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Leveraging Online Reviews

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Creating positive word-of-mouth advertising has always been a marketing cornerstone for successful tire dealers. Over the years, savvy dealers have fine-tuned their customer service efforts to maximize the potential for positive publicity from such brand ambassadors.negative-reviews-sidebar

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It’s the same in today’s digital age – just multiplied exponentially. Where a satisfied customer was once able to sing your shop’s praises to only family, friends and a handful of co-workers, today he or she can reach an infinite number of people through a single positive online review.

Conversely, a dissatisfied customer can create doubt about your business in the minds of thousands with the click of a mouse button or tap of a mobile screen.
Your customers are leaving online reviews – whether or not your shop is actively seeking and managing them. Rather than leave your online reputation to chance, consider creating a system to use this feedback to your advantage.

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As proof they are here to stay, a recent survey by BrightLocal found that more than 85% of consumers use online customer reviews to make purchasing decisions, according to John Taylor, president of Nashville-based JTMarCom, a marketing agency specializing in online marketing for the tire and auto service industries.

“Online reviews are unbiased opinions so consumers feel as if they can trust them,” adds Alpio Barbara, owner of Redwood General Tire, located in Redwood City, Calif. “That’s why online reviews weigh heavily on many consumers’ decisions when picking an auto shop for their vehicle.”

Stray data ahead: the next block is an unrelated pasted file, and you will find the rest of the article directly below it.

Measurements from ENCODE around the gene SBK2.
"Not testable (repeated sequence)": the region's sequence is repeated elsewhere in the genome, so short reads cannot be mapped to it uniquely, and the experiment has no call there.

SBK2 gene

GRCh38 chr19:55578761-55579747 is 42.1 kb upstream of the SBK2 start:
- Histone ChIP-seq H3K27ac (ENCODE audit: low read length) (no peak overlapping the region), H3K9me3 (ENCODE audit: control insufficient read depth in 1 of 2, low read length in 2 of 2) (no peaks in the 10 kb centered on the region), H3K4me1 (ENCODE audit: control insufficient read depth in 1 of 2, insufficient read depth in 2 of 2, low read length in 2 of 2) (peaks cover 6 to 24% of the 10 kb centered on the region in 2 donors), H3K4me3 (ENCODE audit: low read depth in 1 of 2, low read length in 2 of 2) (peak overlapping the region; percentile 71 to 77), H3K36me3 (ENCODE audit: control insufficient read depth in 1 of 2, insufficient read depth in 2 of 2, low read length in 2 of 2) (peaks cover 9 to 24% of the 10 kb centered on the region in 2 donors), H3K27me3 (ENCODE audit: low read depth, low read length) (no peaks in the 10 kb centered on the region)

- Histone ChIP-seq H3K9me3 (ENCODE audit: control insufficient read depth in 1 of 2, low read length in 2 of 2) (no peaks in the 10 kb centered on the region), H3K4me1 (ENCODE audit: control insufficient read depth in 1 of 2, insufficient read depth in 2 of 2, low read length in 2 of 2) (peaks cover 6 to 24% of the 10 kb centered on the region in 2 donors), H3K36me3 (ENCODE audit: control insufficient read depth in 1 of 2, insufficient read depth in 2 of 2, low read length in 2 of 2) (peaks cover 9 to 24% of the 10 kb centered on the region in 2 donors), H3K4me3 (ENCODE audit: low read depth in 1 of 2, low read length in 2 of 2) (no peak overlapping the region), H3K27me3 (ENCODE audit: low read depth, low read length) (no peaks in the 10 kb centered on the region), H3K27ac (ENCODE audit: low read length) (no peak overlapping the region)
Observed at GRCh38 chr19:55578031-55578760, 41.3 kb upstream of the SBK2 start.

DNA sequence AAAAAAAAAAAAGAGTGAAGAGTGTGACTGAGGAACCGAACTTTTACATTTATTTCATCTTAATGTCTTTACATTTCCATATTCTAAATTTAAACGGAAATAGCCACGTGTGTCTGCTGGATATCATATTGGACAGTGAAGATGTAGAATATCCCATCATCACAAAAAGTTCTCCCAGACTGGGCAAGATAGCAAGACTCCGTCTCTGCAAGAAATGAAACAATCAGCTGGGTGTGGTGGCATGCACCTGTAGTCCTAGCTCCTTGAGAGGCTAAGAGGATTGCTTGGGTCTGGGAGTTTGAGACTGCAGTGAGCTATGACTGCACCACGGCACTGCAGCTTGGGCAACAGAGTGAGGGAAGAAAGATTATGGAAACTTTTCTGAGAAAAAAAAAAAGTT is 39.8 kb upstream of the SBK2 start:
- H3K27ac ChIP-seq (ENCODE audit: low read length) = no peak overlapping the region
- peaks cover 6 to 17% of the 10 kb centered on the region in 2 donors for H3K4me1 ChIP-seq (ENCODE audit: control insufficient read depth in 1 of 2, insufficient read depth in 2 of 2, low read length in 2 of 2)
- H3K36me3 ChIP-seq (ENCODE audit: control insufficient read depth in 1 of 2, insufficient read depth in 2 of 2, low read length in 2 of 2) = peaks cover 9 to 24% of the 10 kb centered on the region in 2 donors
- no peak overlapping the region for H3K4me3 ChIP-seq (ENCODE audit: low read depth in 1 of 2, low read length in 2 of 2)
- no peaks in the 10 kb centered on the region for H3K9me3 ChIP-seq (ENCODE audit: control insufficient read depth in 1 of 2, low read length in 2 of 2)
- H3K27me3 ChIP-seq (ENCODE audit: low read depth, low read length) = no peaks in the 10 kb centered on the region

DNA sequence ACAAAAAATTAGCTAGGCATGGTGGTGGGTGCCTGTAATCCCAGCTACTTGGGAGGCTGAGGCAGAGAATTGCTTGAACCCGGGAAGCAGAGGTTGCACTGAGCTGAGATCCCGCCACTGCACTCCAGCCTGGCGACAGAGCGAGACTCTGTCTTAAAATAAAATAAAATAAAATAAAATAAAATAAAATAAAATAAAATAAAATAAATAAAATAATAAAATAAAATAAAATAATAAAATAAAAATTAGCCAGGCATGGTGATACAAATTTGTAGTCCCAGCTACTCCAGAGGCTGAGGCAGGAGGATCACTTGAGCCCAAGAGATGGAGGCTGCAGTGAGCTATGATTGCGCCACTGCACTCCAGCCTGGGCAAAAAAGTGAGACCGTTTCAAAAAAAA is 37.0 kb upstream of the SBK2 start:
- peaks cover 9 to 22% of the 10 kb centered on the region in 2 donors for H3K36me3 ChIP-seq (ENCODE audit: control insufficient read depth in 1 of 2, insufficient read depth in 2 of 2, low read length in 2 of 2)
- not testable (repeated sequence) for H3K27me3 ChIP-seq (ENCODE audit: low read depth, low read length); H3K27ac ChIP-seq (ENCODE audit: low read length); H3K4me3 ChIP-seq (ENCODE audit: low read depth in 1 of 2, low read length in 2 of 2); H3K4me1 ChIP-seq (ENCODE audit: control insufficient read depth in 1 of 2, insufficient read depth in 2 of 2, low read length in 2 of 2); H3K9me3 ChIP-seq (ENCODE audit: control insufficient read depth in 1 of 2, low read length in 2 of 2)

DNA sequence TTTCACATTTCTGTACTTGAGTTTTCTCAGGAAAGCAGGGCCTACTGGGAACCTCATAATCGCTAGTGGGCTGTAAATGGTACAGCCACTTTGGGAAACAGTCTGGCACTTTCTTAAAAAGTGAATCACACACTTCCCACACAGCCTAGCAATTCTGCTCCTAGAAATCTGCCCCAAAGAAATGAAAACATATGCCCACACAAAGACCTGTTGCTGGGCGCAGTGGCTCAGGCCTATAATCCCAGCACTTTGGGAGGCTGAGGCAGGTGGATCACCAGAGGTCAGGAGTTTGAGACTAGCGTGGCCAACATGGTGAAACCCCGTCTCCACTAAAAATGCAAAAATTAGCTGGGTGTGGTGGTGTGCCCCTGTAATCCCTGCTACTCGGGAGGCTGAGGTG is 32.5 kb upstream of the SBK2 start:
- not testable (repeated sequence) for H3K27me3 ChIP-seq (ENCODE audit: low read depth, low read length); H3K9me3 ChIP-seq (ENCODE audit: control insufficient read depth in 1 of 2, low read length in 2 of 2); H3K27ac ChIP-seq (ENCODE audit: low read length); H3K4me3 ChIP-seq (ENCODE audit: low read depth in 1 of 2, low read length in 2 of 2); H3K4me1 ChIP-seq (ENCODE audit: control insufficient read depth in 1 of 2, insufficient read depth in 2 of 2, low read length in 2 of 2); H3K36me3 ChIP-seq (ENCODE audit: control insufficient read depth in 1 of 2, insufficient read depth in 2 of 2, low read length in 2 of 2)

For Oahu, Hawaii-based Lex Brodie’s Tire Co., 39% of online leads come to the shop’s website from Yelp, according to president Scott Williams.

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“Even if folks go to Yelp simply for the maps and hours, they will see your Yelp star rating,” he adds. “If it’s poor, it’s bound to get them to think twice; if it’s four or higher, your company’s attractiveness is verified.”

Many Different Options

While Yelp and Google may be the most well known, there are other customer review sites to consider, Taylor notes.

Angie’s List includes reviews of tire and auto service companies. Because users have to pay for membership, the reviews on Angie’s List are typically well thought out. The reviews cannot be anonymous, and companies are allowed to respond to reviews posted about them.

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Mechanic Advisor (mechanicadvisor.com) aims to help consumers find the right mechanic through location information, reviews and ratings.